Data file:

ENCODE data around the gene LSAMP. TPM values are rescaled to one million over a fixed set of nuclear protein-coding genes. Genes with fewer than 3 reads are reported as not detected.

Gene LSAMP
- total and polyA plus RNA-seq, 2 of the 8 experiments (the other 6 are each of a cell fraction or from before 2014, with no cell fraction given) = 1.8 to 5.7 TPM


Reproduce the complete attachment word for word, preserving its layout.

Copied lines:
ENCODE data around the gene LSAMP. TPM values are rescaled to one million over a fixed set of nuclear protein-coding genes. Genes with fewer than 3 reads are reported as not detected.

Gene LSAMP
- total and polyA plus RNA-seq, 2 of the 8 experiments (the other 6 are each of a cell fraction or from before 2014, with no cell fraction given) = 1.8 to 5.7 TPM